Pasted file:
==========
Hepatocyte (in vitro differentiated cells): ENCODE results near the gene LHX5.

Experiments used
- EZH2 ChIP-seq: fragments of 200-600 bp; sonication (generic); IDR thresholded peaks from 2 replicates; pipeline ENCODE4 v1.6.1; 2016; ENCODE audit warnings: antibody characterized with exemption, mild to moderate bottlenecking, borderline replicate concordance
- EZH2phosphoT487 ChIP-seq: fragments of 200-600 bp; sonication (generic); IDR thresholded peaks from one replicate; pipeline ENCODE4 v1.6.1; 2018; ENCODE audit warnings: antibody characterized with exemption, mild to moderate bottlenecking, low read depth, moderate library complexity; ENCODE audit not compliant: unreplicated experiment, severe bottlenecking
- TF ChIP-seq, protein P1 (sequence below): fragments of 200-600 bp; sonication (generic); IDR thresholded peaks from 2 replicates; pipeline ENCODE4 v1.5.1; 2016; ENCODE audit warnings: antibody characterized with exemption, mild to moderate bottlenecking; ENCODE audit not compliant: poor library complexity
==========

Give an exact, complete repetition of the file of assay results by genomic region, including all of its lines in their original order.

Hepatocyte (in vitro differentiated cells): ENCODE results near the gene LHX5.

Experiments used
- EZH2 ChIP-seq: fragments of 200-600 bp; sonication (generic); IDR thresholded peaks from 2 replicates; pipeline ENCODE4 v1.6.1; 2016; ENCODE audit warnings: antibody characterized with exemption, mild to moderate bottlenecking, borderline replicate concordance
- EZH2phosphoT487 ChIP-seq: fragments of 200-600 bp; sonication (generic); IDR thresholded peaks from one replicate; pipeline ENCODE4 v1.6.1; 2018; ENCODE audit warnings: antibody characterized with exemption, mild to moderate bottlenecking, low read depth, moderate library complexity; ENCODE audit not compliant: unreplicated experiment, severe bottlenecking
- TF ChIP-seq, protein P1 (sequence below): fragments of 200-600 bp; sonication (generic); IDR thresholded peaks from 2 replicates; pipeline ENCODE4 v1.5.1; 2016; ENCODE audit warnings: antibody characterized with exemption, mild to moderate bottlenecking; ENCODE audit not compliant: poor library complexity